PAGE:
|Cooler Master GeminII S524 CPU Heatsink|
|Reviews - Featured Reviews: Cooling|
|Written by David Ramsey|
|Monday, 22 August 2011|
Page 5 of 6
Testing and Results
Most of the other heat sinks I've tested for Benchmark Reviews have been large, high performance coolers that could handle the extreme overclock of my test system: a Core i7 950 running at just over 4GHz at 1.35 volts. But the GeminII isn't designed for this type of load, and indeed cannot keep the processor from throttling (cutting back clock speed as core temperatures exceed 100 degrees Celsius). The GeminII is designed for quiet running, milder overclocks, and space efficiency in a small desktop or HTPC chassis.
Instead of testing it against coolers it wasn't designed to compete with, I tested it against the Core i7 950's retail box cooler as well as Intel's optional DBX-B "high performance thermal solution." Although not widely available, the DBX-B offers substantially better performance than the retail cooler. A small switch on top of the cooler sets the fan to either "Quiet" or "Performance" modes.
I tested each cooler with the processor running at its stock speed of 3.06GHz as well as a mild overclock to 3.52GHz, still at its stock voltage. The integrated fans of the Intel heat sinks cannot be replaced, but I tested the GeminII with my standard high-performance fan, the Delta AFC1212D, which is rated at 113CFM at 46.5dBa, in addition to its stock fan. The Delta moves a lot of air, but it's very loud.
First let's look at these heat sinks' performance at the i7 950's stock clock speed:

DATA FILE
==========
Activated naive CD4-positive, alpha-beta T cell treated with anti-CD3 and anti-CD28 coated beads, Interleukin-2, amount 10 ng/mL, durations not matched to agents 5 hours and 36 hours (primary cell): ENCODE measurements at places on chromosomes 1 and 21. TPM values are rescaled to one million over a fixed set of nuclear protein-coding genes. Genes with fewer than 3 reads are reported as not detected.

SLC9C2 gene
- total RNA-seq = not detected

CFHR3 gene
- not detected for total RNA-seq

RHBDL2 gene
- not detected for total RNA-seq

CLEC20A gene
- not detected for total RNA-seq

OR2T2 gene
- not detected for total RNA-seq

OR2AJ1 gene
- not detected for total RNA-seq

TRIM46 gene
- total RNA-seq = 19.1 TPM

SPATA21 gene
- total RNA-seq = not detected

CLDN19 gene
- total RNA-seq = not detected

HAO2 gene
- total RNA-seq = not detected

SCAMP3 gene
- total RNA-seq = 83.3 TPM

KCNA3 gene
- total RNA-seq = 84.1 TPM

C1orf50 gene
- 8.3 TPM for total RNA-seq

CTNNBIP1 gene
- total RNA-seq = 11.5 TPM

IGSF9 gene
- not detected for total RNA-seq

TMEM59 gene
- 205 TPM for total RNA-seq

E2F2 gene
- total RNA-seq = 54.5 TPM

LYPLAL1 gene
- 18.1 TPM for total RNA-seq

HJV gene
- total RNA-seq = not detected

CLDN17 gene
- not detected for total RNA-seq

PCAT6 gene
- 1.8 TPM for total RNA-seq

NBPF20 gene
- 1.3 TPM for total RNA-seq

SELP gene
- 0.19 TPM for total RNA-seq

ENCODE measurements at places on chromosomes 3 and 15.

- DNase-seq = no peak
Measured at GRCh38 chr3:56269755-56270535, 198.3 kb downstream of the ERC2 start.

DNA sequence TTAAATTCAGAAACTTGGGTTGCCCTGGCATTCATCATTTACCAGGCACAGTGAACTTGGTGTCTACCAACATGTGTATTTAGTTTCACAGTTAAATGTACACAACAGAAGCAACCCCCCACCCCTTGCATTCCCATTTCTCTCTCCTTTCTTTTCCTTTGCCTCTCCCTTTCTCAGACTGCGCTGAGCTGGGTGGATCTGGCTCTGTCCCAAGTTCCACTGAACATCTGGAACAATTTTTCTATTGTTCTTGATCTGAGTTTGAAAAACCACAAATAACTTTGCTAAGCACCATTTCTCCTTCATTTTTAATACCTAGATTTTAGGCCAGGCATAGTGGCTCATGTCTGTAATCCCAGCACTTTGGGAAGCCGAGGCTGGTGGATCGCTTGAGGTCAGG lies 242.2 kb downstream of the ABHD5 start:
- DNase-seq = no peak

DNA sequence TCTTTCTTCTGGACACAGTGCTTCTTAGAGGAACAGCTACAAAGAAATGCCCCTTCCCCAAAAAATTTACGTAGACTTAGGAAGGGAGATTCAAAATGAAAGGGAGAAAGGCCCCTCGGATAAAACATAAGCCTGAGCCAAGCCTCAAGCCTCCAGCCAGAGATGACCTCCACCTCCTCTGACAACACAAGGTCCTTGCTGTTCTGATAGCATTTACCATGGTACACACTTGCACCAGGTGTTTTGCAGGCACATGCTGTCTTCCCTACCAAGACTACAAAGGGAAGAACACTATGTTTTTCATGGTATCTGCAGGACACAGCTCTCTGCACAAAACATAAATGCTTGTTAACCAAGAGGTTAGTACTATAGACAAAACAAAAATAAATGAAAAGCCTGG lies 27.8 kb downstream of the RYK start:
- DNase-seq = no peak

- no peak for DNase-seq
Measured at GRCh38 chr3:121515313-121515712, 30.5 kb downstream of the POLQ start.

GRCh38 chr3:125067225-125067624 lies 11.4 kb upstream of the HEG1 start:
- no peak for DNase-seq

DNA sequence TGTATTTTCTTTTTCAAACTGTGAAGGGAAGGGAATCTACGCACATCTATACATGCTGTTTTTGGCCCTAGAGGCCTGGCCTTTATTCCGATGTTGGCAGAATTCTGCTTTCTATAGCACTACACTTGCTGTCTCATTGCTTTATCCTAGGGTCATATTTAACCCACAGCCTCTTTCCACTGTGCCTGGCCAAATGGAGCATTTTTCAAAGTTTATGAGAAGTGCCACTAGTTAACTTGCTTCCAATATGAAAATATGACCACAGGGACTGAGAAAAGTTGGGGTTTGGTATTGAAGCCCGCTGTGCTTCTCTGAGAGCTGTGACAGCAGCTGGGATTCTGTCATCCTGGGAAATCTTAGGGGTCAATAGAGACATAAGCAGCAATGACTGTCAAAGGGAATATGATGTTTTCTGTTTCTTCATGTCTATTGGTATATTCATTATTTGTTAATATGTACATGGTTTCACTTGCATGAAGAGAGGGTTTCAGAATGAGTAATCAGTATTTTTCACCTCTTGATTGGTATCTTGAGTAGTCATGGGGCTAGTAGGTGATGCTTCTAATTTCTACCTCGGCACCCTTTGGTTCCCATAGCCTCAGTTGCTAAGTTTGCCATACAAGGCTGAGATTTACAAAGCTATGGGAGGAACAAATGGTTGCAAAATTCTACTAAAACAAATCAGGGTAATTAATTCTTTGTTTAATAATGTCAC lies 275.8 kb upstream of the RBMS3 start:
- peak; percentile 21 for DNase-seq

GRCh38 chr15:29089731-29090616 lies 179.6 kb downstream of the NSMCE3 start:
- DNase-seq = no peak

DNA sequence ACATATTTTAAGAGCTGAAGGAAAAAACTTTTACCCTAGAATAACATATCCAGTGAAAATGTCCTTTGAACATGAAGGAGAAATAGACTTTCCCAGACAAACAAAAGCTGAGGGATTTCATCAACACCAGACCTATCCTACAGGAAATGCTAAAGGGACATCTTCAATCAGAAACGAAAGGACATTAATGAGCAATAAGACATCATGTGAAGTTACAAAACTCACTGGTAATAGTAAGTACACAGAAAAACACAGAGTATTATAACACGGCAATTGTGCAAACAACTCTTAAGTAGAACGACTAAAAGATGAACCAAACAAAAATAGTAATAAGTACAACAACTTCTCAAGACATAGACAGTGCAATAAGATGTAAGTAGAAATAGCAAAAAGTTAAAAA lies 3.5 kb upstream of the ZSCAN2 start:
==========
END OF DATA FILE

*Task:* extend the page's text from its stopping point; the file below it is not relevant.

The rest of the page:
Stock Load Tests
The Intel DBX-B with its fan set to "Performance" wins here, albeit not by much. However, the win comes at a substantial acoustic cost: the DBX-B's fan on "high", running at full speed, is much louder than the GeminII S524's fan. The stock Intel retail cooler is just barely able to handle this load.
Now, let's crank thinks up a bit with a mild overclock to 3.52GHz at stock voltage:
Overclock Load Tests
The stock cooler can't handle even this mild, no-extra-voltage overclock, with CPU temperatures quickly shooting to over 100 degrees, resulting in substantial throttling. The DBX-B turns in a much better performance, narrowly edging out the GeminII with its stock fan. Replacing the GeminII's fan with the Delta high speed fan drops CPU temperatures almost 8 degrees, but nobody building a system and choosing this cooler would want to listen to the Delta's shriek. The Intel DBX-B cooler with its fan set on high squeaks past the Delta-equipped Cooler Master heat sink with a temperature 1.6 degrees lower...and this time it's quieter as well.
I'll summarize my opinions on this cooler in the next section.